Tuesday, November 20, 2007

Old Sesame Street not appropriate for today's toddlers

I have to admit, I'm an old fart who didn't watch Sesame Street when I was a toddler (since I was almost 16 in 1969 when this show first aired). But my son watched it when he was a toddler in the late 70's. It certainly didn't do him any harm (Cookie Monster did not turn my son into a fat cookie addict, who'd a thunk it?). In fact, I would certainly credit SS with having given my son a jump on his letters and numbers before he started school, and doing it in an entertaining way. Granted, we lived in a small town, and he saw farm animals anytime we drove from our town to another one for shopping, etc. But SS also showed him that there were people of colors other than white in the world (the town we lived in was pretty much white, nothing else) and that they were just like him. He didn't need to see Oscar the Grouch to know about grouchy people, he knew about them from real life, but Oscar did teach him how to deal with them.
I will admit that by the time my son was watching SS, he already knew the dangers of being approached by strangers and that going off with them could be dangerous (talk about innocence lost *sigh*). He was a happy, healthy, active, inquisitive child, and watching the old SS certainly didn't do him any harm.
My grandchildren, on the other hand, watched Barney (never could understand why they liked him) and Bananas in Pajamas (now that one was cool, even I could see why they liked it). They also watched Teletubbies, which was sorta kinda maybe kewl, from an adult viewpoint, anyway. The point is, they watched those programs, and while they have out-grown them now (the youngest of my son's kids is 9), they don't seem to have done any harm, despite what the oh-so-politically-correct know-it-alls would have me believe.
Yes, what your children see on tv can affect them, but only to the extent that parents let it affect their children. Trying to make children's television "healthy" by making it about "good" food over "bad" food and exercise over reading, all that is accomplished is creating generations of neurotic people who don't know how to trust their own bodies to tell them what is good for them. This does not let parents take responsibility for teaching their children, it dumps the responsibility for so-called "good" habits on the child. If the child doesn't eat this "healthy" food or do this amount of exercise, s/he is not a good kid. That message does much more harm than good, IMHO.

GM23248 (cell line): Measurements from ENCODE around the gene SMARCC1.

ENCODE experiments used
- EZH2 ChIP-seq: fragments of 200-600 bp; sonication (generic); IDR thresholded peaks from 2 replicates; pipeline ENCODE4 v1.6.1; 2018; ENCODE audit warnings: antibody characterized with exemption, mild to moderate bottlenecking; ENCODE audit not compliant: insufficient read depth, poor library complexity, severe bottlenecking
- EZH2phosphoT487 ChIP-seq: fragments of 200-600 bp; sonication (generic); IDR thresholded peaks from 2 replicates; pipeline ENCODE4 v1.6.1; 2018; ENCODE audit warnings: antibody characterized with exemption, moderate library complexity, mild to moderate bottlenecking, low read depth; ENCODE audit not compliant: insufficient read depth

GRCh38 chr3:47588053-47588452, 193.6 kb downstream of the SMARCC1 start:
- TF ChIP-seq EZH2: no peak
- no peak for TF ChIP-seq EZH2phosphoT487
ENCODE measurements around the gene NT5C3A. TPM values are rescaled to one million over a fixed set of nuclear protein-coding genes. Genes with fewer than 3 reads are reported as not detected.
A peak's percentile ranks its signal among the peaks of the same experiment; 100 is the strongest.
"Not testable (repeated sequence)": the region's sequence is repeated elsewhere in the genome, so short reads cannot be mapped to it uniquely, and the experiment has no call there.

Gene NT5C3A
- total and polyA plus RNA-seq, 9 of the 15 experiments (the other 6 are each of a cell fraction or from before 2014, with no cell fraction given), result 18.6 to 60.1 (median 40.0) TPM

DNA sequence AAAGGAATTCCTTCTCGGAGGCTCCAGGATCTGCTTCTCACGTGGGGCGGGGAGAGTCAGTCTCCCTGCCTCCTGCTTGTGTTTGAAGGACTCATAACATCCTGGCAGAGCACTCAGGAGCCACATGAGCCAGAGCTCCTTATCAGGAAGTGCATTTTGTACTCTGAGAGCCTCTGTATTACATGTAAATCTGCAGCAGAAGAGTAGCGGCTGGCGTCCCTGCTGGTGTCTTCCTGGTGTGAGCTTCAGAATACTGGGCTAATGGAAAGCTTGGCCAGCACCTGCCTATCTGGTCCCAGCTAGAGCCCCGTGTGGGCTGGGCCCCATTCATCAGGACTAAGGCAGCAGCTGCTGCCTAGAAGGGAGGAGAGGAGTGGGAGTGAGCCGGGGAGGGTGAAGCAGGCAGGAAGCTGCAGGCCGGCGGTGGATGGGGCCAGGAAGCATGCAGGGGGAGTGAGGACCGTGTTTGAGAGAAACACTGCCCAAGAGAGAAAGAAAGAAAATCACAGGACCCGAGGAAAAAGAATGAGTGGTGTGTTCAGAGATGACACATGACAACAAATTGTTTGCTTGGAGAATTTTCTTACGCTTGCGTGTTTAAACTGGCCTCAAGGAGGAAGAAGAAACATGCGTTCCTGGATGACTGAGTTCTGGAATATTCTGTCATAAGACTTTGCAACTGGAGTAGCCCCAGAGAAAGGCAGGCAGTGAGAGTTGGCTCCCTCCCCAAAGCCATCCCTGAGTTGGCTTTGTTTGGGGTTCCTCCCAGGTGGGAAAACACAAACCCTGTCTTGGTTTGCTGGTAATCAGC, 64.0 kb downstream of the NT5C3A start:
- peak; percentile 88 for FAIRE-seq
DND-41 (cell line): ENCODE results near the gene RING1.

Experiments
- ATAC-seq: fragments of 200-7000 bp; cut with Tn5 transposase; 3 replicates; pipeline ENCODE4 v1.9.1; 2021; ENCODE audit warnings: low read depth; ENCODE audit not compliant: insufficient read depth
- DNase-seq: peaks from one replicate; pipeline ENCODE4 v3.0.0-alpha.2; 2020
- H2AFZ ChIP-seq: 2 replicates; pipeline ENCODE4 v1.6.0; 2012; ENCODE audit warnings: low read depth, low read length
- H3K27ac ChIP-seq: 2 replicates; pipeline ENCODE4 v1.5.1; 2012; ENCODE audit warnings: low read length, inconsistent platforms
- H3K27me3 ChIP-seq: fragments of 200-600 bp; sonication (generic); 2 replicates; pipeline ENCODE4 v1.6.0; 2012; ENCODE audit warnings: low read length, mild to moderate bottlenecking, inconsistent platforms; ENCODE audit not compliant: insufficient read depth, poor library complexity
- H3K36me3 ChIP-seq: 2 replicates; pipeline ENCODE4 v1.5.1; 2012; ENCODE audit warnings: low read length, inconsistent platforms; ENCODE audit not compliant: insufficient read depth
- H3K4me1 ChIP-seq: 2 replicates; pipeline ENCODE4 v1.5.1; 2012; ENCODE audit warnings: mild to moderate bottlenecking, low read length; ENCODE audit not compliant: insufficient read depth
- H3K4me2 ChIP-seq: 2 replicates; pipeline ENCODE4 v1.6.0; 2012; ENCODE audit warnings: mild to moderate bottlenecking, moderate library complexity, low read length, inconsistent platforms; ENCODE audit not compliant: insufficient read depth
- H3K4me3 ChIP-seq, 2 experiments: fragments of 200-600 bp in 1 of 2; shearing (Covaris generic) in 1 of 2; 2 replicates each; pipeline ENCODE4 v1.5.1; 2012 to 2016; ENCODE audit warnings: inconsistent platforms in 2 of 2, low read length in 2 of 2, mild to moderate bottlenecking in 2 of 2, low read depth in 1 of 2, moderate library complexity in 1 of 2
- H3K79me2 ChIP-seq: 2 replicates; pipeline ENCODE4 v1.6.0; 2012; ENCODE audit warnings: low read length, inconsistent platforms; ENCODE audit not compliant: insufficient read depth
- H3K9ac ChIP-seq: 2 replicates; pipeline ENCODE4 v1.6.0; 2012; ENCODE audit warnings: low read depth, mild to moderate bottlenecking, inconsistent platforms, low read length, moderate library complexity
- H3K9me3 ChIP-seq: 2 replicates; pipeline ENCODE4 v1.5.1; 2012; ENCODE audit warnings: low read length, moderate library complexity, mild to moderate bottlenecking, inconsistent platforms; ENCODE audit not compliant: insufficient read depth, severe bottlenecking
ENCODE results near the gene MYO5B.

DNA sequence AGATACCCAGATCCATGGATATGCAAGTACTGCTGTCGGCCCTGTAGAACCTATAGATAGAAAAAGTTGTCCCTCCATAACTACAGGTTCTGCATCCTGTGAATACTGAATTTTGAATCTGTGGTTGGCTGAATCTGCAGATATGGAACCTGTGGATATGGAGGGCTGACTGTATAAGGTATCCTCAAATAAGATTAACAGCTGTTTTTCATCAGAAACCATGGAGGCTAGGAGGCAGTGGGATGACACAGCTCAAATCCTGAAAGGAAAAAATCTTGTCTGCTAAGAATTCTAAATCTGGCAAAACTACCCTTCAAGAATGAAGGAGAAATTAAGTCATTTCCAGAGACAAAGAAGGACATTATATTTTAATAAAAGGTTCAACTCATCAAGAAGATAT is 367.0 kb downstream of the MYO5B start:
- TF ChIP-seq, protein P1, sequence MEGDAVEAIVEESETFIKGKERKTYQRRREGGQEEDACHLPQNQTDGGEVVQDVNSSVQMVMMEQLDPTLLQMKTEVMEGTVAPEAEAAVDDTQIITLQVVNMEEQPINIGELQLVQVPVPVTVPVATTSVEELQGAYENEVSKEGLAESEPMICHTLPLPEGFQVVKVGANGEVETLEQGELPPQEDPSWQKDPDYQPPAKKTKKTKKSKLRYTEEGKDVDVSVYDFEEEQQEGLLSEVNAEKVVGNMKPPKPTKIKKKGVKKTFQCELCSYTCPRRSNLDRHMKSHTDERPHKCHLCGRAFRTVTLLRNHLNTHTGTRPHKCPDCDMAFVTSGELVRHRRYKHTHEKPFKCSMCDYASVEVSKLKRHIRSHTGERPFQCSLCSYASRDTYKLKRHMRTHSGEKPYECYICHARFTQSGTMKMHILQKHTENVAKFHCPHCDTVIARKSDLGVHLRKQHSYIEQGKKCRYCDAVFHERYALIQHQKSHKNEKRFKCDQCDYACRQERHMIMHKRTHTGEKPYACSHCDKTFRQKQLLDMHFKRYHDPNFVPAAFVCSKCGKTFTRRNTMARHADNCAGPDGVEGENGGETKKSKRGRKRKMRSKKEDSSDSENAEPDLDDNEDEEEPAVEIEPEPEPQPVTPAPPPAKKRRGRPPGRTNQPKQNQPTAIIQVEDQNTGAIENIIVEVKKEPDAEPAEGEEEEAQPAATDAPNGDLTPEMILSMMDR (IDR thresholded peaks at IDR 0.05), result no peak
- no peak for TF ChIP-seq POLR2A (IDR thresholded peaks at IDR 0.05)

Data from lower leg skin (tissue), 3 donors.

1. We got the "Sesame Street Old School" DVD set for my kids to watch, and for all that they even say, "This shows may not be appropriate for today's children," at the beginning of the episodes, I really fail to see what the problem could be.

    Honestly, my only problem with Cookie Monster is that my kids try to eat like he does, which involves a lot of missing their mouths and throwing their food all over the floor. They aren't mimicking what he eats, but rather HOW he eats it. And well, for all that it's annoying, they're at that age of Annoying Eating Behaviors. If they didn't pick something up from Cookie Monster they'd pick something up from somebody else. shrug.

    Also, it kills me that people think kids are too dumb to realize that Cookie Monster is a Muppet. They know the rules that apply to Muppets don't necessarily apply to them. They may try all those rules out, to see what does and does not, but again - that's just what they do anyway, whether they're trying to imitate Cookie Monster or Grandpa or their cousin.

  2. This. Is. Effing. INSANE!!!!

    I grew up watching Sesame Street. My two oldest daughters (12 and 10 now) watched it when they were little. By watching SS, my now-10 year old was able to count up to 20 by the time she was two.

    How is this bad?

    Okay, yeah, so we had Cookie Monster and Oscar the Grouch. One, Cookie Monster was... A MONSTER! NOT a PERSON!! Even at two, my daughter knew the difference. And Oscar? Puh-leeze. Like kids don't see groucy people in their day-to-day lives?

    I would agree to an extent that SS wouldn't be appropriate for kids nowadays, but not for the so-called "reasons" stated in the article. It's because kids nowadays are growing up WAY too fast, and personally, I think a lot of them would be BORED by what I (for example) was entertained by at the same age.

    But that's a whole 'nother current culture rant.

  3. Not suitable for today's children my foot. Children's television today is dumbed down.

    Cookie Monster is a WAY better role model than Elmo (whiny, baby-talking monster that he is). He is one of the reasons I can't stand modern Sesame Street.

    I want to get the Old School DVDs for my niece so she can enjoy the thrill of shouting at the screen that Snuffalufagus is real, not just Big Bird's imaginary friend. I want her to hear about Wanda the Wiry Witch on a Windy Wednesday and see all the other classic segments.

    Sigh, nostalgia is so sweet, isn't it?


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